A lot of folks are now altering photographs of Augusta state Rep. Earnest Smith to make him look silly.
But nothing can compare to how he’s making himself look.
In supporting a fellow Democrat’s bill banning the “obscene” Photoshopping of a picture of someone else, which might be done to mock or tease someone or just have fun, Rep. Smith had this to say:
“No one has a right to make fun of anyone. You have a right to speak, but no one has a right to disparage another person. It’s not a First Amendment right.”
This is a lawmaker, folks.
It’s hard to believe, even in a state that gave rise to U.S. Rep. Hank Johnson – who once worried the island of Guam might tip over – that an American citizen would be so ignorant of our rights. It’s mind-boggling to think that people who help write our laws are that out to lunch.
Must we? Really? Must we refute the representative’s asinine assertion?
First, it should go without saying that Americans have a fundamental right to mock others. It’s an integral part of free speech; ridicule and satire simply cannot be boiled out and separated from free speech. It’s impossible.
And while parody and sarcasm are something of an art that probably shouldn’t be tried by amateurs, they are no less protected under the Constitution.
All you have to do to understand this simple fact is watch television for a day. The late-night shows alone are savage when it comes to teasing and even tormenting public officials and celebrities for their tomfoolery.
In truth, exposing incompetence, absurdity and nonsense with biting humor is an honored talent as old as civilization itself. It’s certainly a great American tradition, perhaps best exemplified by the beloved art of editorial cartooning.
But even if all this is lost on someone, there’s plenty of case law to be found. In one landmark case, the U.S. Supreme Court ruled unanimously that even the disgusting Hustler magazine was protected by the First Amendment in its lampooning of the Rev. Jerry Falwell.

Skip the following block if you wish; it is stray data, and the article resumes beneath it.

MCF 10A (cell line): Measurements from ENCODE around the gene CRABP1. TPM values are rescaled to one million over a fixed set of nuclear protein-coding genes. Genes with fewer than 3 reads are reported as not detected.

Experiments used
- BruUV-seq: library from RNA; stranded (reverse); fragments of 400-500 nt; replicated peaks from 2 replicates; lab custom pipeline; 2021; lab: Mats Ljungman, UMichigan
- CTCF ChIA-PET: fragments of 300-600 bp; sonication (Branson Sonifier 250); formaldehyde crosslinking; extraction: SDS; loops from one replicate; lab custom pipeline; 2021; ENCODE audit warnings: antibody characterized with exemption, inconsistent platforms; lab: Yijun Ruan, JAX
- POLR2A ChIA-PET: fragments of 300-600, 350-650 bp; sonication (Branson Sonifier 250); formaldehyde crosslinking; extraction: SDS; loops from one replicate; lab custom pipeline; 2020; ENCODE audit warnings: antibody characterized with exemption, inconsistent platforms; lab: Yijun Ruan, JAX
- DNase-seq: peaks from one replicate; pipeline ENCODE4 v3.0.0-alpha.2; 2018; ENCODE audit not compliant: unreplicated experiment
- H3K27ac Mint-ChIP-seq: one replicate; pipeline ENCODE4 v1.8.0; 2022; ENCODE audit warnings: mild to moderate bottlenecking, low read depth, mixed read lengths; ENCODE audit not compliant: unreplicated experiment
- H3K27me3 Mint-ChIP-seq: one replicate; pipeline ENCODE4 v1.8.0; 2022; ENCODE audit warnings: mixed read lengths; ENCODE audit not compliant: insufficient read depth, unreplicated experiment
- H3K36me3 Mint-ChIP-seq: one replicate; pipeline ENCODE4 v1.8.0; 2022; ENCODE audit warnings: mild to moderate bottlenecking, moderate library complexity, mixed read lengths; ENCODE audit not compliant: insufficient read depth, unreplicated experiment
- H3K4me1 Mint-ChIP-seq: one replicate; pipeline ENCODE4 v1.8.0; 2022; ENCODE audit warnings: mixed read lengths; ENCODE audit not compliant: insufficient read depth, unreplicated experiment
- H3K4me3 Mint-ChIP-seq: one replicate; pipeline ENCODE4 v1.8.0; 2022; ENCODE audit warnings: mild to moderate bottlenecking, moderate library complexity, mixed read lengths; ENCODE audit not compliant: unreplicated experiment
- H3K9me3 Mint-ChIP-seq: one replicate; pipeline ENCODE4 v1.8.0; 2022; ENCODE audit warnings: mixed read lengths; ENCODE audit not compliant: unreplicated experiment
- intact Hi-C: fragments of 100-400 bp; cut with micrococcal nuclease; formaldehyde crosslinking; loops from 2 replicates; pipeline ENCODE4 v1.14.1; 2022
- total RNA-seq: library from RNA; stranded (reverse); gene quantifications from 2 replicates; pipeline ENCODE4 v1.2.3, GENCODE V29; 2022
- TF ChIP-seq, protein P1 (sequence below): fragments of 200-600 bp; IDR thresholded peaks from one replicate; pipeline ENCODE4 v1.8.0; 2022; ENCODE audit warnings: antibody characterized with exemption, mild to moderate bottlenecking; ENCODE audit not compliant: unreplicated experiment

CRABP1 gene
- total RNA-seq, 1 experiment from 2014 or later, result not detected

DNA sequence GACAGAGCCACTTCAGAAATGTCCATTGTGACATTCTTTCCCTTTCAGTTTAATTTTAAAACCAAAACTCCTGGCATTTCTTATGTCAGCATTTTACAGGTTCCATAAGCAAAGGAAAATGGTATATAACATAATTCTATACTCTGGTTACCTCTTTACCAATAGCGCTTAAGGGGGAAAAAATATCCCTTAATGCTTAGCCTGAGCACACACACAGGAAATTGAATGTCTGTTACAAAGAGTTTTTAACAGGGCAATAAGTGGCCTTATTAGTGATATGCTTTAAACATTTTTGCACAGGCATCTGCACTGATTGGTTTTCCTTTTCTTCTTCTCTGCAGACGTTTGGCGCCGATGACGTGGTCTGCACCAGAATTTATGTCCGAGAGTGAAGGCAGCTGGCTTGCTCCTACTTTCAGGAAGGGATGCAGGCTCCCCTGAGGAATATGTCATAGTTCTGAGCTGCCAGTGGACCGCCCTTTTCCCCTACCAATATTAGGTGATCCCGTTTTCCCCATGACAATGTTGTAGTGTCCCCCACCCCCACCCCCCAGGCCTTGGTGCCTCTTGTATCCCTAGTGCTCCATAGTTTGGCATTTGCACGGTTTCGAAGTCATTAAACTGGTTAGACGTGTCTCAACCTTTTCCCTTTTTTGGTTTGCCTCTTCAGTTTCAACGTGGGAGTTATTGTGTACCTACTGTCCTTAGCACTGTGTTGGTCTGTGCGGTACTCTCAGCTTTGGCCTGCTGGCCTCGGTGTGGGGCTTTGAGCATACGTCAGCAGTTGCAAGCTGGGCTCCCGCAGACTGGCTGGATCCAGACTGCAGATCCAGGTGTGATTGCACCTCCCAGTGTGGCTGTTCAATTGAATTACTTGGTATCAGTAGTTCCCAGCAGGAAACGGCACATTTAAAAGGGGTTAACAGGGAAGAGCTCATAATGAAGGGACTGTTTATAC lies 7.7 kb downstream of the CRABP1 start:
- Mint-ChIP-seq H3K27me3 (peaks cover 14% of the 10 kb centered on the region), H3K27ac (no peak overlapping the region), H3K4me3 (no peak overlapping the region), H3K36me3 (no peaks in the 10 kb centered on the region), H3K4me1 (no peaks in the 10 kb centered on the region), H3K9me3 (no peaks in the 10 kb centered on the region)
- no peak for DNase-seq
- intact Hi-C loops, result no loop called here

You don’t have to be a lawyer to know of the case, either. It was quite widely covered in the news and debated in society. Where was Mr. Smith?
The representative’s position, and how ridiculously he supports it, will no doubt be fodder for much mocking about the land. Indeed, national news outlets began hearing about it this week, with one using a bit of understatement to conclude that Smith possesses “an unconventional grasp of the First Amendment.”
But his ignorance of the law and his arrogance toward his fellow Americans is not funny.
It is symptomatic of a tin-pot tyranny that would have the government decide what is and what isn’t allowable in our discourse. It’s the same kind of oppression that attempts to say you can’t publish cartoons of Mohammed.
The bill in question isn’t any more acceptable by banning photo manipulation that “causes an unknowing person wrongfully to be identified as the person in an obscene depiction.” Do you really want to leave it up to Earnest Smith to say what “obscene” is?
A people cannot be said to be truly free without the freedom to think and speak as he or she sees fit.
Some Americans understood that in the 1770s. Most understand it today.
Frighteningly, there are some roaming the halls of power even now who do not.